So I see that Pytherin and rotarone have been removed from the USDA database of allowed organic pesticides/fertilizers - either that or they are listed under a different names…spinosad is still there….
Still, there may well be other pesticides used in the “organic” produce you eat, so I hope that more of these so called organic pesticides are better regulated.
British dentists are now recommending that people, especially small people between the ages of five and 10, not brush their teeth after every meal. The reason is that the acidity in food and beverages causes tooth enamel to soften, and brushing right after eating an acidic meal strips enamel from the teeth, leaving them vulnerable to cavities. … brushing twice a day is generally still believed to be the best practice. But you should do it away from mealtimes to give your teeth time to recover from acid wear … Studies show that flossing is much more important than brushing. Dental floss actually removes the bacteria that clump together between your teeth, without scrubbing and stripping layers off them.
showering or bathing daily… wreaks havoc on something hilariously called the horny layer. … damaging this protective layer of skin makes us more susceptible to disease. … Studies have shown that there are no measurable differences in the number of microorganism colonies a person is host to regardless of how frequently that person showers. … There’s no magic number of showers each week, though it’s generally agreed that the number would fall somewhat shy of seven. Skipping showers, or, if you’d like a fancy French term, celebrating sans douche days, gives your skin time to repair some of the damage that the last shower caused.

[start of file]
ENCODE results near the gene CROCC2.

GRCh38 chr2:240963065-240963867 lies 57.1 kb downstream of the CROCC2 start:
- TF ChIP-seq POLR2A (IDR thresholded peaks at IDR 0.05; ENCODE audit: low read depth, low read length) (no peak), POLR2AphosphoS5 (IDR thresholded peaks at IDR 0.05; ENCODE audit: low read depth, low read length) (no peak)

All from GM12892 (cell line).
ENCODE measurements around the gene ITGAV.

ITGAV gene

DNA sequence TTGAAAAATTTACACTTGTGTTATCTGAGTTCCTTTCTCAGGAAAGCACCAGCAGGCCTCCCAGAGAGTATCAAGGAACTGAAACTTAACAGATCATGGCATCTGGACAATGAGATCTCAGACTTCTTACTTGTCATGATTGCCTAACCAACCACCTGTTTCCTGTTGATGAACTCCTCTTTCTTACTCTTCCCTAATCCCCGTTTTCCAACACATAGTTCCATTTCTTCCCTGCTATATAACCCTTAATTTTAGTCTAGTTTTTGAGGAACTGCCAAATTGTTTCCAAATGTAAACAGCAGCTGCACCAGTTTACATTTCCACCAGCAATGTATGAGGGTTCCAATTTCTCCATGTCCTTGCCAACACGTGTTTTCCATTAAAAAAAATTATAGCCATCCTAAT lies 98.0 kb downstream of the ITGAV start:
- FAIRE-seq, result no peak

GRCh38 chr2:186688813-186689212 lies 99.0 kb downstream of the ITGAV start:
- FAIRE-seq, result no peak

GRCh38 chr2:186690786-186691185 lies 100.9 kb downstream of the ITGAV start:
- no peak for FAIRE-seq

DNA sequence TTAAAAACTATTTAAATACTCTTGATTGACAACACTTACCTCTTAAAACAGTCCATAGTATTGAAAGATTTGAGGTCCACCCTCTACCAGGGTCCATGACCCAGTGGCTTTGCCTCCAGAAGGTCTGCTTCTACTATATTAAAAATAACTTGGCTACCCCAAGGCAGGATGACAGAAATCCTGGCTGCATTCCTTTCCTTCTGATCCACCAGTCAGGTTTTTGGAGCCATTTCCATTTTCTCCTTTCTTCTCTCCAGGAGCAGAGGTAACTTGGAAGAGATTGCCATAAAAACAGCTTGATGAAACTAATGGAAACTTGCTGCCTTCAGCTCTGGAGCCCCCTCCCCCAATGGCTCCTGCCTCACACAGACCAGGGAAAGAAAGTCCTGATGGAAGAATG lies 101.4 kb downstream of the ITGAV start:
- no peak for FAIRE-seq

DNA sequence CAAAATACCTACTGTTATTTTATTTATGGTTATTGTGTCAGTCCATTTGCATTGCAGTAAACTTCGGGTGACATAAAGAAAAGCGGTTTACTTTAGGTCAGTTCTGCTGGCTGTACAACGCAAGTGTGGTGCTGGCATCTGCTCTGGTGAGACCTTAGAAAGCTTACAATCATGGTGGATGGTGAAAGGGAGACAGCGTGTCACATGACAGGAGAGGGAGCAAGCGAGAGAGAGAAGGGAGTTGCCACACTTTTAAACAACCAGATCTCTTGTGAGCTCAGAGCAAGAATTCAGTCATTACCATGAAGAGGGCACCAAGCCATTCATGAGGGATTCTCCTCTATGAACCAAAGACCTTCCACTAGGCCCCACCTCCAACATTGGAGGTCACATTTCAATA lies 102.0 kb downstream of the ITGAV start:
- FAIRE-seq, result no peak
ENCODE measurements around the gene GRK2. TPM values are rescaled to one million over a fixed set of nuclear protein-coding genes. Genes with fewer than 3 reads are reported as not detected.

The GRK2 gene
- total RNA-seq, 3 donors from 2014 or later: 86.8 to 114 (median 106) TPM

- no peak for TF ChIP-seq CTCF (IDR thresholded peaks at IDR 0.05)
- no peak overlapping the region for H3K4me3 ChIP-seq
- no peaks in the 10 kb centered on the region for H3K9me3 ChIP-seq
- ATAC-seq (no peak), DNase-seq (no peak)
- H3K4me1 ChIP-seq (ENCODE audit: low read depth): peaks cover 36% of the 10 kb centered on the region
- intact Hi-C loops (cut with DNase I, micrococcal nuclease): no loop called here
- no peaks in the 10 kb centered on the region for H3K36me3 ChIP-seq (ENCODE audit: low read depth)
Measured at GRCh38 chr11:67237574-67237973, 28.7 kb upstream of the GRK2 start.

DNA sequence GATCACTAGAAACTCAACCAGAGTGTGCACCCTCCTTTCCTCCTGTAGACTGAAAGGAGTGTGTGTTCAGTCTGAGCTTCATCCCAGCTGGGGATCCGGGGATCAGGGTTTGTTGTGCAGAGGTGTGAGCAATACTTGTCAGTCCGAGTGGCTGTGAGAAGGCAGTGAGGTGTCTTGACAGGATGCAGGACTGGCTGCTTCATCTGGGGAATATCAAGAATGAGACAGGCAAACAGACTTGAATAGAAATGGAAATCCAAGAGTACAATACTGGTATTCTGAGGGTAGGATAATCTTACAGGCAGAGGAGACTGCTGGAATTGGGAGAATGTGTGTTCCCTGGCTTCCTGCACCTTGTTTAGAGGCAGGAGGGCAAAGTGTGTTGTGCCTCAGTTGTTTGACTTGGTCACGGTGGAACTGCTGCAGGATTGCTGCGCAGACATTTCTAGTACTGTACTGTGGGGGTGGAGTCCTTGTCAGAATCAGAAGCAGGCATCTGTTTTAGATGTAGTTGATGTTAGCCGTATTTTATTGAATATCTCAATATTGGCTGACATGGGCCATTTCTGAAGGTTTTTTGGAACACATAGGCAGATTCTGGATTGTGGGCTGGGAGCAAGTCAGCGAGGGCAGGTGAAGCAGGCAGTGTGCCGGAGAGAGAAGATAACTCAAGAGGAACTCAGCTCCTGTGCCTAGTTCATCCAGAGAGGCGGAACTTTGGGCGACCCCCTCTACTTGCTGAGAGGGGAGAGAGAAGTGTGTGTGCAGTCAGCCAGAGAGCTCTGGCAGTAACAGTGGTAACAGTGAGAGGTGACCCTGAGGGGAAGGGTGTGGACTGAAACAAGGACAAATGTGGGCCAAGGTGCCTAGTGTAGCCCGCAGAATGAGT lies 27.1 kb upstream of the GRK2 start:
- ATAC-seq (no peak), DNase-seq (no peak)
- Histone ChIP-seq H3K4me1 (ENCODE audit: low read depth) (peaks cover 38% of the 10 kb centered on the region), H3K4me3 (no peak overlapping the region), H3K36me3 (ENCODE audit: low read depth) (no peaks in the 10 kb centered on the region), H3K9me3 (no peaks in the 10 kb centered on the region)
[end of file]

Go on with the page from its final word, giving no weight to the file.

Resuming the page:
Those foul smelling, small, white-ish, chunks that you can sometimes feel at the back of your throat are called Tonsilloliths or Tonsil Stones.
tonsil stones are stinky little globs of mucus, dead cells, debris and bacteria that form in the tonsil crypts which are simply small pockets or divots that appear in everyone’s tonsils. When the trapped dead cells, mucus, and debris harden or calcify, they form white/yellow ball in the tonsil pockets.
The strong unpleasant odor is caused by a build-up of sulfur-producing bacteria that feeds on the tonsil stones collected in the crypts of the tonsils and is a combination of hydrogen sulfide, methyl mercaptan, and other stinky substances that form in it.
tonsils play a role in the immune system and are meant to function like nets, trapping incoming bacteria and virus particles that are passing through your throat.
I get these when I’m sick.
Weaves and braids may contribute to a type of permanent hair loss that appears to be common among black women, a new study has found. More than one-quarter of the 326 black women who participated in the study had hair loss on the top of their scalp, and of those women, 59 percent had signs of central centrifugal cicatricial alopecia, or CCCA, a poorly understood form of baldness that begins at the crown of the head and leads to scarring.
The average age of the women with CCCA was 58. The condition often presents itself when women are in their 40s, but it’s sometimes seen in women as young as their 20s and 30s.
Black women often maintain these styles for long periods of time, and the stress they exert on the scalp can lead to the development of pus-filled bumps, says the lead researcher, Angela Kyei, M.D., a dermatologist and chief resident at the Cleveland Clinic’s Dermatology and Plastic Surgery Institute. “Over time, these bumps can develop bacteria” that can lead to scarring, she explains.
“Blood type, meet bug type.”
In the early 1900s, scientists discovered that each person belonged to one of four blood types. Now they have discovered a new way to classify humanity: by bacteria. Each human being is host to thousands of different species of microbes. Yet a group of scientists now report just three distinct ecosystems in the guts of people they have studied.
People with type 1, for example, had high levels of bacteria called Bacteroides. In type 2, on the other hand, Bacteroides were relatively rare, while the genus Prevotella was unusually common.
I think this is in the stay tuned category in terms of how it impacts health, but it’s interesting.